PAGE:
Overall, access to mental health care has improved in the last decade or so. In December 2023, the VA announced it would open nine additional counseling centers. However, the stigma of getting help remains, especially after years of being conditioned to be self-reliant and pull oneself up by their bootstraps.

That help, in the form of public policy, is slowly working to catch up to the need.

In 2023, the Biden administration invested millions into research programs and studies on suicide prevention by the VA office in addition to a proposed $16 billion to improve quality and lower-cost mental health care services for veterans. And, in February of this year, HUD and the VA announced they would give up to $14 million in vouchers to public housing agencies for veterans experiencing homelessness. The program would also offer case management and other services.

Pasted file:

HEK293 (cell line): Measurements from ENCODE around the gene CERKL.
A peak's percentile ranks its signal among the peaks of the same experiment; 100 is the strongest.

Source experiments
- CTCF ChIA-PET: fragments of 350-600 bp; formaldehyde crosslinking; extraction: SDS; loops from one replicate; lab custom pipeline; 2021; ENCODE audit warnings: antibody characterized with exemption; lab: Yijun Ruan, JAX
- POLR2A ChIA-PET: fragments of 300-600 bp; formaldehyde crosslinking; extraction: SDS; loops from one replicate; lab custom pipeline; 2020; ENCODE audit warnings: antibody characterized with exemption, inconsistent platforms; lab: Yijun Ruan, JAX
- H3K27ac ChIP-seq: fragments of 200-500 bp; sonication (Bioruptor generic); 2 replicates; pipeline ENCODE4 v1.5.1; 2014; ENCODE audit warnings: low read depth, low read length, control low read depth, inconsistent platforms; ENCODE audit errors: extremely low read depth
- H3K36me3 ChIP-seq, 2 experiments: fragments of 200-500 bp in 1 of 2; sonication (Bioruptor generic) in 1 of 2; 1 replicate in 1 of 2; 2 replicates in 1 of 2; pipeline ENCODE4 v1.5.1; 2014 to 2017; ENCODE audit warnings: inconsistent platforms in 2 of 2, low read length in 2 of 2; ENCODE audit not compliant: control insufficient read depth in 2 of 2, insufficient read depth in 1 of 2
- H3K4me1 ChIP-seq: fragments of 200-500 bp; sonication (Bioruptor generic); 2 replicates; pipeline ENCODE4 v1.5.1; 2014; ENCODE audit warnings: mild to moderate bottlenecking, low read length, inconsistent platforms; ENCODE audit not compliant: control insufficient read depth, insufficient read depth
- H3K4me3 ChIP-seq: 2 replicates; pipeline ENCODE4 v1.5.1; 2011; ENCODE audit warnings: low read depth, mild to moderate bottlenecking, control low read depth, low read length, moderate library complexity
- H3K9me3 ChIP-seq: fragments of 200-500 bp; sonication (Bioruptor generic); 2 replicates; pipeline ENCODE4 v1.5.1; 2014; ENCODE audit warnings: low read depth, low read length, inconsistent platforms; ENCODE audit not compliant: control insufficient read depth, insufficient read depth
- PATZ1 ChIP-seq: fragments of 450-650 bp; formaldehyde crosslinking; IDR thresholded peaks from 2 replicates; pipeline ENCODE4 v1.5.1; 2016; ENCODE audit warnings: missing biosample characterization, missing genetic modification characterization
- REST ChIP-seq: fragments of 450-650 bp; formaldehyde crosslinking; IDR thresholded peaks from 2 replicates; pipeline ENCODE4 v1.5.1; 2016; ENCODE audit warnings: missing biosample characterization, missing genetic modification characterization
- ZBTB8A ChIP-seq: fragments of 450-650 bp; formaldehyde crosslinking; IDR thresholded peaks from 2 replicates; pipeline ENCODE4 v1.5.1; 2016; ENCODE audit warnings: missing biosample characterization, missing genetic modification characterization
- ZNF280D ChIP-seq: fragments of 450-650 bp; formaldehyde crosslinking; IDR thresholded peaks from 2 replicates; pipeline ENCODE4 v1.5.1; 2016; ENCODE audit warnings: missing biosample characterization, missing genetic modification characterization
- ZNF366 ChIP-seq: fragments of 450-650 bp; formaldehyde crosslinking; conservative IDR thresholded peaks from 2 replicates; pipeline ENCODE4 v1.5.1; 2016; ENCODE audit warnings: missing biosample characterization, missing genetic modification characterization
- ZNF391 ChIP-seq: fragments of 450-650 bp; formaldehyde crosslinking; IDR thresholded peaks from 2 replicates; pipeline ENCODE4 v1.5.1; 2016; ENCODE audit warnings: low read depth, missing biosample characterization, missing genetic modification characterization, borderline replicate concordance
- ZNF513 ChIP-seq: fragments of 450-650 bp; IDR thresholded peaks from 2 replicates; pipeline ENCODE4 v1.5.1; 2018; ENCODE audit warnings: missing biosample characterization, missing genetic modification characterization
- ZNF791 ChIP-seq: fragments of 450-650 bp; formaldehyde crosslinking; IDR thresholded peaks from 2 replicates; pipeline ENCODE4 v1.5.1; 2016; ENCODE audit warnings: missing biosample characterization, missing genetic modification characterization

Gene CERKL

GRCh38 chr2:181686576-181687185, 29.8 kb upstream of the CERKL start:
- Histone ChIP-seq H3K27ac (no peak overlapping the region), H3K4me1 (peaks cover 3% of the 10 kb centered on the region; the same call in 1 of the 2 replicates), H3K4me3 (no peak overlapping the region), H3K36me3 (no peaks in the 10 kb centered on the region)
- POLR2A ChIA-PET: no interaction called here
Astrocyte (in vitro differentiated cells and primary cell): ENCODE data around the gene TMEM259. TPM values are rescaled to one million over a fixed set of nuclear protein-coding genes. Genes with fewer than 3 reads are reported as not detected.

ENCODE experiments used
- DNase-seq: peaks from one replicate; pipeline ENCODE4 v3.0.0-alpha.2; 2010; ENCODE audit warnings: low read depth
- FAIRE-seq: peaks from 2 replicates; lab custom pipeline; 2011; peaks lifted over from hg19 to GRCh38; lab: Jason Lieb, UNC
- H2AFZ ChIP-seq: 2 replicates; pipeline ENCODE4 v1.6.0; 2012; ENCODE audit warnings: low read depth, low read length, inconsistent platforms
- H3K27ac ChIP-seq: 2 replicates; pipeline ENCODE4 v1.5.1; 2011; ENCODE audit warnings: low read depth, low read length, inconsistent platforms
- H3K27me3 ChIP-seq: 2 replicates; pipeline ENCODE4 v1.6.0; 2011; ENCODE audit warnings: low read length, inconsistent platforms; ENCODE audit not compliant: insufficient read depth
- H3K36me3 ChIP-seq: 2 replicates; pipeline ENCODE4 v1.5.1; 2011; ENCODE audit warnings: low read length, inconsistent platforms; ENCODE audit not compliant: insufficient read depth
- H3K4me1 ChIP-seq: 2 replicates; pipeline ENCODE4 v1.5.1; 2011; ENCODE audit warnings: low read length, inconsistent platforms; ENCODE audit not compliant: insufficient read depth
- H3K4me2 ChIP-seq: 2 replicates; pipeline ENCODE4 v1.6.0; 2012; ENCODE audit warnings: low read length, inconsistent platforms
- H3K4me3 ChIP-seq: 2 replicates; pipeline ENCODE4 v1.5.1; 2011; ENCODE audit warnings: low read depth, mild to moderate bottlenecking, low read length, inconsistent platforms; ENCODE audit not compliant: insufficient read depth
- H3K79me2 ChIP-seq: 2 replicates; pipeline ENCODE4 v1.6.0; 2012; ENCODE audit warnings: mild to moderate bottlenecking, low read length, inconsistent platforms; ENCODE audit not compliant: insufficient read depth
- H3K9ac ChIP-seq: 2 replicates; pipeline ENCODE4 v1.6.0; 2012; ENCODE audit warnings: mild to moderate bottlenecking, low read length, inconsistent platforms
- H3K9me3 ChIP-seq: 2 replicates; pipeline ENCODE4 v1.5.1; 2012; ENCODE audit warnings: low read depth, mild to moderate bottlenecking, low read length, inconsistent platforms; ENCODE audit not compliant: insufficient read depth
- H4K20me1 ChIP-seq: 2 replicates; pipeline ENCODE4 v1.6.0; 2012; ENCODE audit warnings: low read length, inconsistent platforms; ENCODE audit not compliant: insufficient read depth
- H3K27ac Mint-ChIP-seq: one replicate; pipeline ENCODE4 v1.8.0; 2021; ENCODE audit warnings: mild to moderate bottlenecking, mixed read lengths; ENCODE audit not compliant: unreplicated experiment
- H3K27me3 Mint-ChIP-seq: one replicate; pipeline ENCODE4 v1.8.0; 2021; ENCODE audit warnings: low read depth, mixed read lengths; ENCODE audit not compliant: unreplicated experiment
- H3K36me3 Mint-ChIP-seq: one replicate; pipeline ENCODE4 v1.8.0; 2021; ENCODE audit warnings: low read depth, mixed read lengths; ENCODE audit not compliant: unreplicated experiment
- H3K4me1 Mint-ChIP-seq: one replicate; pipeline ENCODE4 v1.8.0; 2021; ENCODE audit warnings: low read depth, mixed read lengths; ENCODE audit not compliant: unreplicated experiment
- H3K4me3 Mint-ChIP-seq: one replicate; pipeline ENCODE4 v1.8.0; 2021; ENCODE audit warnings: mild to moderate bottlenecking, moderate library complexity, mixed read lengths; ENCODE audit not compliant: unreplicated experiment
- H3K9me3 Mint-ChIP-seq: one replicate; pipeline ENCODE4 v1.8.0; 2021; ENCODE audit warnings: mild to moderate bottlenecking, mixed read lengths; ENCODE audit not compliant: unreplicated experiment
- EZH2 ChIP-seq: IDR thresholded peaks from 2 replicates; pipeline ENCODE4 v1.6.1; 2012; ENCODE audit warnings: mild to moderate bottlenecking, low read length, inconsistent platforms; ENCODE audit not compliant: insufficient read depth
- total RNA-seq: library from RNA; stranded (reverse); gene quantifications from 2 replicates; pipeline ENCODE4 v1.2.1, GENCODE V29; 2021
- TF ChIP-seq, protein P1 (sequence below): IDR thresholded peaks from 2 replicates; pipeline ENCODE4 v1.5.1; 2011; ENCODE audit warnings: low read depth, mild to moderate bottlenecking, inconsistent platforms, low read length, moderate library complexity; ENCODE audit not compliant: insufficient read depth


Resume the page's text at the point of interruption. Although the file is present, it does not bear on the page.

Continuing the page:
Still, with a culture that pushes people to keep going, it can be challenging for servicemembers to take advantage of these opportunities, Harvie said. "When you've been doing that for the last 15 or 20 years, it's difficult to stop and say, 'I'm the person that needs help.'"

Story editing by Kelly Glass. Copy editing by Kristen Wegrzyn.